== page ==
Before the Accord started showing its age, Kim’s plan had been to sell the car to a couple of young women we know. They’re in the process of getting their driver licenses and will soon be looking for a cheap car. We thought the Accord was perfect! Now, though, we’re not so sure. Is it really fair to sell them a car knowing it needs $1500+ in repairs? (Maybe we should just give them the car and tell them about its issues?)
Regardless what happens with her current car, we both agree that it’s time to accelerate her timeline for buying a new vehicle.
“What are your priorities for a new car,” I asked last week.
“Well, I want something that fits our lifestyle,” she said. “Apparently, we take the dog everywhere, although I doubt they make dog-specific cars. I want something that lets us haul the kayaks and the bikes. I want to be able to make long road trips comfortably. Ideally, I’d buy an electric car or a hybrid.”
“Anything else?” I asked.
“I want heated seats,” she said. “And a place to put my sunglasses and chapstick.” (If Kim could only take one thing with her to a desert island, it’d be chapstick.)
“Because our cars are so old, any reasonably new vehicle is going to seem like a massive upgrade,” I said. I’ve spent approximately thirty days in rental cars over the past year. They all seem like they’re from the future. (And my friend’s $150,000 Mercedes S550 I rode in last spring? Totally the Enterprise 1701-D!)
“What’s your budget?” I asked.
“I have $16,000 in a targeted saving account specifically for a new car. If I sell my motorcycle, that would probably give me about $5000 more. So, I guess I’m looking at somewhere between $20,000 and $25,000.”
Preparing to Buy a New Car
Between us, Kim and I own three vehicles. Their average age is 21 years and their average value is maybe $1750 each. Obviously, we’re not car people. We place no value in having the latest, greatest vehicle. Neither one of us is looking forward to the car-buying process. It sounds like an ordeal, not something fun.
Fortunately, we know better than to visit dealers until we’re absolutely ready to purchase. (And truthfully, Kim is more inclined to buy a used vehicle from a private party.)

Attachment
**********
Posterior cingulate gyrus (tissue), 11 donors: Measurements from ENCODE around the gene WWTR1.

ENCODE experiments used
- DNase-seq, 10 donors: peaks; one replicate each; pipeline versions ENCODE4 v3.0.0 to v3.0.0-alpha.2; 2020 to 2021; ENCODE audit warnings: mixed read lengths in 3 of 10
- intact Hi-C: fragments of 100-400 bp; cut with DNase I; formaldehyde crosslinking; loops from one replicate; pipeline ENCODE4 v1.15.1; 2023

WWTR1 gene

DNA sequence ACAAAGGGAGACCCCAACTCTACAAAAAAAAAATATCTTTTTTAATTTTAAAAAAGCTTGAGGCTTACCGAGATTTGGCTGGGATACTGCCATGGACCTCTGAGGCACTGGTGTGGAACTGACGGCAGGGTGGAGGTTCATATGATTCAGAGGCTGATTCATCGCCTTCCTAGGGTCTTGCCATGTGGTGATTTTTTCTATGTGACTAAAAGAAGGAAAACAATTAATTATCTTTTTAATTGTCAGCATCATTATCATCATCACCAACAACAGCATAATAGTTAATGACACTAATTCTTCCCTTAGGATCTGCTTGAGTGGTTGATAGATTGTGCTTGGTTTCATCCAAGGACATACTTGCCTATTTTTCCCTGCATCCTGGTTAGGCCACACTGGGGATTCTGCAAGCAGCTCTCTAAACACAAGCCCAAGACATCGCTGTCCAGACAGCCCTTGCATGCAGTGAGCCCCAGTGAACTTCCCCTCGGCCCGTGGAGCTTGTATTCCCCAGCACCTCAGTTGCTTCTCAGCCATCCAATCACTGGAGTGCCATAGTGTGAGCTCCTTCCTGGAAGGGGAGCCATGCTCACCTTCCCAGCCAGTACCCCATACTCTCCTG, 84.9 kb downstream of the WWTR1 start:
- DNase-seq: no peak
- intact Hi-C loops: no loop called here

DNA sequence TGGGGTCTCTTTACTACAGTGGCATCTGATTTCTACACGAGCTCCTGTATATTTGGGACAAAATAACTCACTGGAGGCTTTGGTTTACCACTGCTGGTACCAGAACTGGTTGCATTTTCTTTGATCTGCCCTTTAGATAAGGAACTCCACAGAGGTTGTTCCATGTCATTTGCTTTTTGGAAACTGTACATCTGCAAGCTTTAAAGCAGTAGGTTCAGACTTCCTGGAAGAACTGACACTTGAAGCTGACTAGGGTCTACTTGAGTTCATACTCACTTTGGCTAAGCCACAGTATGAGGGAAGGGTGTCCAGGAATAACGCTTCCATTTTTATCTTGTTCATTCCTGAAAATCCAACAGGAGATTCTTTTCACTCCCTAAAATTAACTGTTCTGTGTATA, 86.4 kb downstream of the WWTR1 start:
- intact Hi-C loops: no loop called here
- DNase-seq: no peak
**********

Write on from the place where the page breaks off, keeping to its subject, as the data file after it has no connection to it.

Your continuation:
Kim had planned to put off buying a new car until sometime this summer. Now we suspect we’ll have to make the move sooner rather than later.
To that end, she’s started doing research. She asked her Facebook friends for their recommendations. I polled the people who subscribe to the weekly GRS newsletter (and received some terrific response!). Kim has been reading about different cars online. And soon — maybe next week — the annual Consumer Reports car-buying issue will land in our mailbox.
Over the past thirteen years here at Get Rich Slowly, I’ve shared many articles about the car-buying process. Here are some of the most useful:
It’ll be interesting to see which car Kim chooses and how we end up buying it. Deep down, I know she longs for a Tesla Model 3 but at $35,000+, they’re far outside her budget. I suspect she’ll end up with a Subaru Outback or something similar.
Maybe the next time we take Duane to the coast to dig clams, we’ll ride in comfort…and actually catch some clams.
As I was writing this article, Duane phoned me. “Can you pick me up and take me to my oncologist appointment?” he asked. “My car just died.” I spent the next three hours helping him get things sorted.
My post about our dying cars was delayed by Duane’s own dying car.
“Maybe I should buy Bob a new car,” Duane said as we waited for the tow truck to arrive. It was a morbid joke. Duane has terminal cancer. Bob is his brother. If Duane were to buy a new car, he wouldn’t have it long. It’d soon get passed along to his Bob. This adds wrinkles to his own vehicle dilemma.
Author: J.D. Roth
In 2006, J.D. founded Get Rich Slowly to document his quest to get out of debt. Over time, he learned how to save and how to invest. Today, he’s managed to reach early retirement! He wants to help you master your money — and your life. No scams. No gimmicks. Just smart money advice to help you reach your goals.